Horror and Dark Fantasy: One and the Same?
by Steven Rose, Jr.
Like the epic or high fantasy, the horror story also involves the unknown and mysterious, but these two elements are much more threatening to the individual. They are usually threatening to a character’s life either spiritually or physically. Therefore, the threatening force is some sort of unfamiliar being such as a ghost, demon, or vampire and often associated with the underworld like the enemy characters are in epic fantasy. But the emphasis is on the threat to the individual than it is on the one to a whole society. Although the term horror primarily has referred to a sense of fear for a person’s own soul and therefore spiritual life (as is the case with Dracula) it has also come to be associated with an extreme fear for one’s physical life.
If the threatening being is not of the supernatural realm, then it is often associated with it through superstition. This is the case with The Phantom of the Opera. The Phantom is not really a supernatural being himself but, because he hides in obscure parts of the opera house and kills people, he is thought to be a ghostly presence. Throughout the horror narrative, there are many unexpected attacks or pursuits from the monster, often in dark settings, resulting in shock on the audience’s part. Needless to say, such evoking of fear plays a crucial role in the horror story.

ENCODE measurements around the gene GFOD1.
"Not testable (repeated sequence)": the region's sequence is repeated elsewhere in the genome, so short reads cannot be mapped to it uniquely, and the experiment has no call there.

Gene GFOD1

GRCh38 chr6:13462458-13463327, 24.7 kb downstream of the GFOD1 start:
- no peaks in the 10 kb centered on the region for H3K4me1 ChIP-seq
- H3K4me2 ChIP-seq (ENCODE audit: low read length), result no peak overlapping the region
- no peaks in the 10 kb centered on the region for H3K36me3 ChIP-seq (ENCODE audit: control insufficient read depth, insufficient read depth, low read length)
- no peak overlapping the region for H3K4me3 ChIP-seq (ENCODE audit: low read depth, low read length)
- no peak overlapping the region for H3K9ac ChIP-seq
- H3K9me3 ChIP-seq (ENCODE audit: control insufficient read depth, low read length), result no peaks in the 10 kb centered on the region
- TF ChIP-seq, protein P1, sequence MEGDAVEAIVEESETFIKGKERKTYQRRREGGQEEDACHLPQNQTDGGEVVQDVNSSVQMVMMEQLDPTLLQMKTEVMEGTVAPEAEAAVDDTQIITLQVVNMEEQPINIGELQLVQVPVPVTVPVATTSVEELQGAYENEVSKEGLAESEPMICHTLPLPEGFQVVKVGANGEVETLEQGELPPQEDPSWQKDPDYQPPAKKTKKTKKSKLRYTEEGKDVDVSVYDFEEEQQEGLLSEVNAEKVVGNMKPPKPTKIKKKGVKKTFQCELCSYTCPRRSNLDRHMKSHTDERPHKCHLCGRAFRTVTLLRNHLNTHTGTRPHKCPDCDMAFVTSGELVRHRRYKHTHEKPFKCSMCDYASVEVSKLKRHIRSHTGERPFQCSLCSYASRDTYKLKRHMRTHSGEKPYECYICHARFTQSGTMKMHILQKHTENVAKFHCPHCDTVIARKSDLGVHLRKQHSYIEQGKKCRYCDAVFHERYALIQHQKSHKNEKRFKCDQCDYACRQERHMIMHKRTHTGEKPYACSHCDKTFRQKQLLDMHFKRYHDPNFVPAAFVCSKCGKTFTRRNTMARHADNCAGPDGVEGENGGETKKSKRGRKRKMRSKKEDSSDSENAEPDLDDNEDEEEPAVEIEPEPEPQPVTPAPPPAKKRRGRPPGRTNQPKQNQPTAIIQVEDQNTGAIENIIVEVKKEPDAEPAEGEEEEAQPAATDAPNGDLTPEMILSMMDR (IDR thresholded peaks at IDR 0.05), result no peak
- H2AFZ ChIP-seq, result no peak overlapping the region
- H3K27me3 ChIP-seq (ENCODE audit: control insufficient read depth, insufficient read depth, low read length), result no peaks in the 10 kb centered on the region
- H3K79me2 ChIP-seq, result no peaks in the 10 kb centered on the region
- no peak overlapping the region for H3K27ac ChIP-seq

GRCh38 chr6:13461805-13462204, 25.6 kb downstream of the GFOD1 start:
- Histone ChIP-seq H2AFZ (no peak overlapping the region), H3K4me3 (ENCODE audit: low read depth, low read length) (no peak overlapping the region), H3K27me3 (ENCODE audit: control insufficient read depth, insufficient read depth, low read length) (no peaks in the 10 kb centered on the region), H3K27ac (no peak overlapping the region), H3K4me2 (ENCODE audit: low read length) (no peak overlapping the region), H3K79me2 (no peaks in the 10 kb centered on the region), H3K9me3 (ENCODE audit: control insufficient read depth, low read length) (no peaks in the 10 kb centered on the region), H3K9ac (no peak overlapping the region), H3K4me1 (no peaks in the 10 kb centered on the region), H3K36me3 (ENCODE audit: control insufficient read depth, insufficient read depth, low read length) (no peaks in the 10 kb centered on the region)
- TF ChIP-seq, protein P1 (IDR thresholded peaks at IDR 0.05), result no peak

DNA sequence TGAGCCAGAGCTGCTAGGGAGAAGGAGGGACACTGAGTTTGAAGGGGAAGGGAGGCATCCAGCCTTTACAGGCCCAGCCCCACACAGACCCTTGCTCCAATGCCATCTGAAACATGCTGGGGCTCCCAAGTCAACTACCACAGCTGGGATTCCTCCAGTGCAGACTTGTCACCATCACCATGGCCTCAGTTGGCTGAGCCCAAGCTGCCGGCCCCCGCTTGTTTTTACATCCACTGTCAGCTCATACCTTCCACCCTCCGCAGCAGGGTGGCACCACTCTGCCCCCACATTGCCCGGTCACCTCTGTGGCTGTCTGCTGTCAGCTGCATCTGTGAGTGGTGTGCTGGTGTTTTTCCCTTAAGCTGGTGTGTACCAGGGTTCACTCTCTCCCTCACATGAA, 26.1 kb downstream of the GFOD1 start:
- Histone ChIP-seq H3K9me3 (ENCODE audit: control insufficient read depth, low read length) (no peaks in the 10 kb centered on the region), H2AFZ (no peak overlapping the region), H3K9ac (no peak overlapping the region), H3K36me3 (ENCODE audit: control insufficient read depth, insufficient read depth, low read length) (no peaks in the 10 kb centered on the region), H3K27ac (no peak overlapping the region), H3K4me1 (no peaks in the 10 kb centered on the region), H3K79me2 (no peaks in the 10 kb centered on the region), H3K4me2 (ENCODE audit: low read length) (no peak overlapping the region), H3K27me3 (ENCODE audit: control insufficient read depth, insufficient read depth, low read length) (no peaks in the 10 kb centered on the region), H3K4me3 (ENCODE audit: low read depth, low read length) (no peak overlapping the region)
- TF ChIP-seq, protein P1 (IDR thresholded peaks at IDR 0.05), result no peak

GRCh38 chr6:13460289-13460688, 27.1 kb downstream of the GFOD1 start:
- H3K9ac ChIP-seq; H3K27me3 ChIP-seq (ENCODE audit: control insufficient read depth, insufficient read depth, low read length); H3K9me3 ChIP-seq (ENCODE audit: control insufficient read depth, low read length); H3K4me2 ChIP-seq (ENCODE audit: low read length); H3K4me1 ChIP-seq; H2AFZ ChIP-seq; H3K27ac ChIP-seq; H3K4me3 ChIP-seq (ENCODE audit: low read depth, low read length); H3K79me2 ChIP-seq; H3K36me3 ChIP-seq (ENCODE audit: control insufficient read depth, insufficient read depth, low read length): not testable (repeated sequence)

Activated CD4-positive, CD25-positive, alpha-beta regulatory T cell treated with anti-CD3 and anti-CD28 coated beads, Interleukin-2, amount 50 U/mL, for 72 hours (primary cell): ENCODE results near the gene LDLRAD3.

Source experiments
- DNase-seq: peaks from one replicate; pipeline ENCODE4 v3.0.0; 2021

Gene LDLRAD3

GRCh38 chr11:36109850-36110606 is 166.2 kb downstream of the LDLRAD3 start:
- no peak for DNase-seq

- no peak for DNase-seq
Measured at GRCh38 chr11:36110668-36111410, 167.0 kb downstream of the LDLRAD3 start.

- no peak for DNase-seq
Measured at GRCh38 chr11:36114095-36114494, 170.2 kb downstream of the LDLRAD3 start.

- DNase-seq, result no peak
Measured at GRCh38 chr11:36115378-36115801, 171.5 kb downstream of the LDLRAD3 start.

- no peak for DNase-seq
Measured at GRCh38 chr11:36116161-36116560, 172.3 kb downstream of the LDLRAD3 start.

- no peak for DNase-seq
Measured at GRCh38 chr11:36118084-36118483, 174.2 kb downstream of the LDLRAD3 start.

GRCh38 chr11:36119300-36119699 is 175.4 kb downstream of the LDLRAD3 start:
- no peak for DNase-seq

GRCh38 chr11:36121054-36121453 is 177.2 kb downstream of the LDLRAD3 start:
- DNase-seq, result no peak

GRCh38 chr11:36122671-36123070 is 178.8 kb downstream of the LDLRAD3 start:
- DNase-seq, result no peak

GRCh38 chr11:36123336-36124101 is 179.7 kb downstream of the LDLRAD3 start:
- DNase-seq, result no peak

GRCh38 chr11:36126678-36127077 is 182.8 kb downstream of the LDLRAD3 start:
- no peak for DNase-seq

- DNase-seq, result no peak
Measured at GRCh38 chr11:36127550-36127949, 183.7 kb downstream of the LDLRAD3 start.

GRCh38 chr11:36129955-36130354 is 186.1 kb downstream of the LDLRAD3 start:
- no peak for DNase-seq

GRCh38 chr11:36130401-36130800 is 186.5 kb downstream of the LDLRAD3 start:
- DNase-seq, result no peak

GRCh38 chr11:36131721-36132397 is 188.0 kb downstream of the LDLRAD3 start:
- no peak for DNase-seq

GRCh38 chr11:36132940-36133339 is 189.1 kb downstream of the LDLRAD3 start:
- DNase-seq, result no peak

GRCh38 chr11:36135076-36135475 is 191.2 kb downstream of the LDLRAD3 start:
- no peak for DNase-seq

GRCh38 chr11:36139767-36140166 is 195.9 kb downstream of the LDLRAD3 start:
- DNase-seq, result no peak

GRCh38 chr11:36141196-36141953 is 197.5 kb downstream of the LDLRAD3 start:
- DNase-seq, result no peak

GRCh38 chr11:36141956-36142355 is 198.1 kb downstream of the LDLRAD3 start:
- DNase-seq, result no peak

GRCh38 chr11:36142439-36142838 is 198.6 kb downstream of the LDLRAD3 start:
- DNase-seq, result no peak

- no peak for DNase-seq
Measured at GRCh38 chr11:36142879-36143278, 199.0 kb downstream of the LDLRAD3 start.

Often at the end of a horror story, the reader or viewer is left hanging, but not in the sense of a lack of a satisfying conclusion. The audience is left hanging in the sense that they wonder what will happen to the characters’ lives after the characters have faced the traumatic situation brought on by the threatening figure or monster. Therefore the conclusion to a horror story tends not to be as joyful or promising as that of the epic fantasy, and because the story has been focused on the menacing being itself and the terror it has caused, the other characters’ lives are not elaborated on in the conclusion making it much shorter than that of the typical epic fantasy. The monster may have been destroyed by this time or somehow banished from the setting, but what happens to the characters next is anybody’s guess. The monster may return, as is the case with many Hollywood horror films (and so why sequels are so popular with them) or the main characters may have post trauma to deal with that may drive them to insanity. Because of these possibilities, the conclusion to the horror story is more realistic than the more fairy tale happy ending of the high fantasy.
- Beyond . . . a Guide to Science Fiction and Fantasy
Steven Rose, Jr. is a journalist and writer of fiction. His non-fiction includes book, television, and movie reviews. His fiction consists of horror and science fiction short stories, although he plans to write novels in the near future. Besides writing, Steven serves as a public relations rep for the Sacramento based network, Sylvanopolis Writers’ Society. For more information about Steven, go to: http://faroutfantastic.blogspot.com/